Over the last 20 years, the rate of myopia has exploded.
According to Ophthalmology (Feb 2016), as much as 50 percent of the world population will by myopic by the year 2050.
Myopia occurs when incoming light is focused in front of the retina, instead of directly on it, causing blurry vision.
Myopia is a common condition that typically begins in childhood and often progresses into a person’s late teens or early 20s. Myopia in childhood significantly increases the risk of developing sight-threatening eye diseases later in life.
What is the myopia explosion?
The “myopia explosion” refers to the alarming rate at which myopia seems to be increasing in prevalence worldwide, over the last few decades.
In the United States, myopia has a prevalence of 42 percent, which is nearly double what it was three decades ago.
A study published in Ophthalmology (May 2016) reports that 30% of the world population is currently myopic, and within our lifetime as many as 5 billion people will be affected by myopia.
In Asia, where the epidemic is strongest, the prevalence of myopia is as high as 90%.
These numbers are alarming, as myopia has been linked to a higher risk of sight-threatening eye conditions in the future.
Myopia risk factors
While myopia is a condition that often runs in families, there are also environmental factors that increase the chances of myopia development and progression.
1. Increased time indoors
One factor that has been reported in many studies, including in Investigative Ophthalmology and Visual Science (Feb 2019), is the link between myopia and inadequate time spent playing outdoors.
Kids these days spend significantly less time outdoors than their parents and grandparents did as children. The above study shows that children who spend a certain amount of time playing outside each week, have a lower chance of myopia and myopia progression than children who spend little time outside.
Some experts theorize that the higher levels of sunlight outdoors stimulate the production of the chemical dopamine in the body, and specifically in the retina, protecting against the development of conditions such as myopia.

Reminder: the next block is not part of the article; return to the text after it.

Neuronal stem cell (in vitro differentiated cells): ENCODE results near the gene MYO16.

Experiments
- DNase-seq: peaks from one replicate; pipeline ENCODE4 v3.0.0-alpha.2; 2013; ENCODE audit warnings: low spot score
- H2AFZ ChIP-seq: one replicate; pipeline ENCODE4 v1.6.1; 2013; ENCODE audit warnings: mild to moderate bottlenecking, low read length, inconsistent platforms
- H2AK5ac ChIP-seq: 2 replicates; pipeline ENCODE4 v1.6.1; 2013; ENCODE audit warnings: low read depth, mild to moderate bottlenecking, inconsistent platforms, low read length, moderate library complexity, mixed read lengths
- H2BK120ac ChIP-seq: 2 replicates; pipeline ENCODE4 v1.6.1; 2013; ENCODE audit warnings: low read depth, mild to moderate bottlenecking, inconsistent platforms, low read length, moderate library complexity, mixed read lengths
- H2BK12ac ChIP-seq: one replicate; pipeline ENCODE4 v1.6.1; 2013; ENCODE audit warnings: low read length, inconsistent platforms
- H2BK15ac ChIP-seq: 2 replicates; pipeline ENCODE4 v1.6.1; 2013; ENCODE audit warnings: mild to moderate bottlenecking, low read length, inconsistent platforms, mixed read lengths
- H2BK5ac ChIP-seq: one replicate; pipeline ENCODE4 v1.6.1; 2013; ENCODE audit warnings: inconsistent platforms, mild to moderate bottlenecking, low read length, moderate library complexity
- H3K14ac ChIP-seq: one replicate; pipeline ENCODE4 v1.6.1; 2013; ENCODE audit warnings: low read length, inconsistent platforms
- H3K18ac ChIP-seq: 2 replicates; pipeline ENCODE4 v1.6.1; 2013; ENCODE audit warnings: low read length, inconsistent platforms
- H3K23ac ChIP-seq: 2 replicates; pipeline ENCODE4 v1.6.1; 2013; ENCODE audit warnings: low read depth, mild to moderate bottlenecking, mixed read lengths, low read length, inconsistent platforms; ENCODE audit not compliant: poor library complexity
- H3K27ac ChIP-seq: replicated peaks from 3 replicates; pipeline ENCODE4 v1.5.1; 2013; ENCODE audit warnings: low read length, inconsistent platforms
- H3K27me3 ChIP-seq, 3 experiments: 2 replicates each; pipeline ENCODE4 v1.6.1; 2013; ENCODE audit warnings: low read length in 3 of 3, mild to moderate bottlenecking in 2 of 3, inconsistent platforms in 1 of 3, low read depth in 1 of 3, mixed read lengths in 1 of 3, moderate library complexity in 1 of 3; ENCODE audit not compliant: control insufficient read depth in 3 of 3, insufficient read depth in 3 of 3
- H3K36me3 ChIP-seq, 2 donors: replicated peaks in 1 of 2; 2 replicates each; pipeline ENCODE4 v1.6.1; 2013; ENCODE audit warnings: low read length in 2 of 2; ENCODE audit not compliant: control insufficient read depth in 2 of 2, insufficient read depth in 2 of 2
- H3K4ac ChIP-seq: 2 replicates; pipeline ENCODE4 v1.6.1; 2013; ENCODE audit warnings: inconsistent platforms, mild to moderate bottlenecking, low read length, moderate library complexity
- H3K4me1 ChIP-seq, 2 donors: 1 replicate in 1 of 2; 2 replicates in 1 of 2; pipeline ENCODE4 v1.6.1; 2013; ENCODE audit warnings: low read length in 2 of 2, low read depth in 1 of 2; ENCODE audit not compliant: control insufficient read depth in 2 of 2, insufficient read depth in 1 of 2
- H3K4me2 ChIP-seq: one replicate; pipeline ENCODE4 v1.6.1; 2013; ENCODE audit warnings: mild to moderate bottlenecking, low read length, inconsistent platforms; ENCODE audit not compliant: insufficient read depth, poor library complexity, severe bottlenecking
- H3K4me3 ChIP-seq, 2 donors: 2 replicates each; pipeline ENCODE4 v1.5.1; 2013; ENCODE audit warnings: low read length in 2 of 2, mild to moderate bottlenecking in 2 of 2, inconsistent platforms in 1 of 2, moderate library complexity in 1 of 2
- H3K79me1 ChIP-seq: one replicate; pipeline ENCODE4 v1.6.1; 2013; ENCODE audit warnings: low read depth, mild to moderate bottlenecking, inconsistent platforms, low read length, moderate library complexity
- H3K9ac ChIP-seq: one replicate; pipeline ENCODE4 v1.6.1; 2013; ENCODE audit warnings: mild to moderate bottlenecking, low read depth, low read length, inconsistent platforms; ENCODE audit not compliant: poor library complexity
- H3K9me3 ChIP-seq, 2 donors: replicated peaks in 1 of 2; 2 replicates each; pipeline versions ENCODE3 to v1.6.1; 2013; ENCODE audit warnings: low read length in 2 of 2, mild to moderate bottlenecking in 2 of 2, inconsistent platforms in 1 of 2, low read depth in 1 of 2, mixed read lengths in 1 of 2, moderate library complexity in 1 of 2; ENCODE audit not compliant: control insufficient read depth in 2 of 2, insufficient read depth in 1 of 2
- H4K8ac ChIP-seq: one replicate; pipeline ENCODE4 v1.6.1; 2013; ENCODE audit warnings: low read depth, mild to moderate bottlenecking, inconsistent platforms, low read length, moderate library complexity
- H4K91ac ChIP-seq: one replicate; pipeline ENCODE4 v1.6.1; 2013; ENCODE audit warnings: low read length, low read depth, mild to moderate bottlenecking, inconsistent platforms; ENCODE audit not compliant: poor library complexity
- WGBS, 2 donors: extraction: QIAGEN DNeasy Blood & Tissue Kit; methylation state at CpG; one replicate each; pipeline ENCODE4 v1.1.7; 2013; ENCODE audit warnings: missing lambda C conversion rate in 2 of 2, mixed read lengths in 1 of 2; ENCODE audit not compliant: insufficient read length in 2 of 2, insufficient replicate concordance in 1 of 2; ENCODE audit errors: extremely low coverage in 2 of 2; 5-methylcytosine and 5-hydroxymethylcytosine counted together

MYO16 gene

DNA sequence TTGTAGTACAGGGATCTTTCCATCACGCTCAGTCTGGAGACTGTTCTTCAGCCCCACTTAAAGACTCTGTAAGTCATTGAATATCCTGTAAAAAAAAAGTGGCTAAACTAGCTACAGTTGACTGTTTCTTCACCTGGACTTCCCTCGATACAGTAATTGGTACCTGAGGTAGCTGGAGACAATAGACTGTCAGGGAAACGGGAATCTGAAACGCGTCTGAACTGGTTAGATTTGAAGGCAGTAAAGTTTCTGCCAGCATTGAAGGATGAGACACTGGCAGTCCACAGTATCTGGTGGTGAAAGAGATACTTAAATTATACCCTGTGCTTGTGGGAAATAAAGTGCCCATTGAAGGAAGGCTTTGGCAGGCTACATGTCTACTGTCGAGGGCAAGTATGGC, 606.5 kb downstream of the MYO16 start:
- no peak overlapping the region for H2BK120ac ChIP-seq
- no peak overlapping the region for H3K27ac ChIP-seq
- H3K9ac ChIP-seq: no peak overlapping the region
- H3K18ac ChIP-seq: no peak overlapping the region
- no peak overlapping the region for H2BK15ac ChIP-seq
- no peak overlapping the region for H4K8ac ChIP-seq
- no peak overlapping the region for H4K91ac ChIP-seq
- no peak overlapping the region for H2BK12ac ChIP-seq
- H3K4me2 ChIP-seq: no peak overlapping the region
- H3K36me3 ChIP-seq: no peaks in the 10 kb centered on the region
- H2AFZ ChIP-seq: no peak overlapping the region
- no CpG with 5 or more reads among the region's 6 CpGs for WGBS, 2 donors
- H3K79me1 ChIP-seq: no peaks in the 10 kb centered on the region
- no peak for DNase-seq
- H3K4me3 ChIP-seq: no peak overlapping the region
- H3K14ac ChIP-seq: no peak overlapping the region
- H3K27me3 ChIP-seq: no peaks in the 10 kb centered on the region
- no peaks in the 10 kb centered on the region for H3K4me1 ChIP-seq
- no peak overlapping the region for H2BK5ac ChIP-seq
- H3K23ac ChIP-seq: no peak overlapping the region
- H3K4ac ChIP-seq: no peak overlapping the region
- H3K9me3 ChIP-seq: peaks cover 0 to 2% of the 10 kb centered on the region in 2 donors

In another study in Investigative Ophthalmology and Visual Science (Sept 2020), it is suggested that the visual complexity of outdoor spaces, as opposed to the uniformity and plain features of indoor spaces, might also be to blame.
Researchers say this may explain why myopia is more prevalent in urban areas, where open spaces are often at a premium.
2. Screen time
Another important factor in the myopia explosion is the significant increase in the amount of time spent in front of screens, or doing other near work activities.
This generation has seen the rise of smartphones and tablets, streaming services that offer binge-worthy television at your fingertips, video calling, virtual classrooms and much more.
Especially now, during the COVID-19 pandemic, many children wake-up, get on a screen for all-day schooling, finish the school day, go on their tablet to finish their homework, and then move to the television for entertainment until bed.
This factor above significantly increases a child’s chances of developing myopia.
The British Journal of Ophthalmology (Feb, 2019) reported that children that had access to screens for more than three hours each day were up to four times more likely to develop myopia than those that spent an hour or less per day on screens.
This effect tended to depend on the age and stage of development of the child. Children 6 to 7 years old who used screens heavily were actually five times more likely than their peers of the same age to develop myopia. That increase was much milder in 12- to 13-years-olds, where heavy screen use increased the incidence of myopia by 21%.
Multiple studies have also confirmed that an increase in other close work activities such as reading and writing, in combination with reduced outdoor time, can have a negative effect on myopia development and progression.
If your child has myopia, see an eye doctor near you to discuss the best options.
Find an eye doctor for children near you
What can you do to help your child?
Considering all of these factors, what can you do to help your child reduce their risk of myopia development or progression?
One thing you can do is get them outside more. This is an easy step that will give them more time to play in the sun and get them away from their screens, books and homework for a bit.
Researchers from the National Eye Institute found that just 14 hours a week, or two hours per day outside can significantly reduce your child’s chances of needing glasses for myopia.
According to the study, children with two myopic parents who spent less time outdoors had a 60 percent chance of needing glasses to correct their myopia. The same children’s risk of myopia dropped to around 20 percent, after spending around 14 hours per week outside.
Another important step you can take is scheduling an appointment with your child’s eye doctor to discuss myopia management.
What is myopia management?
Myopia management is an area of eye care to slow the progression of myopia in children and lower their risk of developing sight-threatening diseases in the future.
There are a number of ways your eye doctor may accomplish this:
LEARN MORE: Guide to Pediatric Eye Conditions
Schedule an appointment with an eye doctor if you are concerned about your child’s myopia.
The “myopia explosion” refers to the alarming rate at which myopia has been increasing in prevalence worldwide.
In the United States, myopia has doubled from 20% to over 40% of the population in under three decades.
The Benefits of Outdoor Play for Children with Myopia »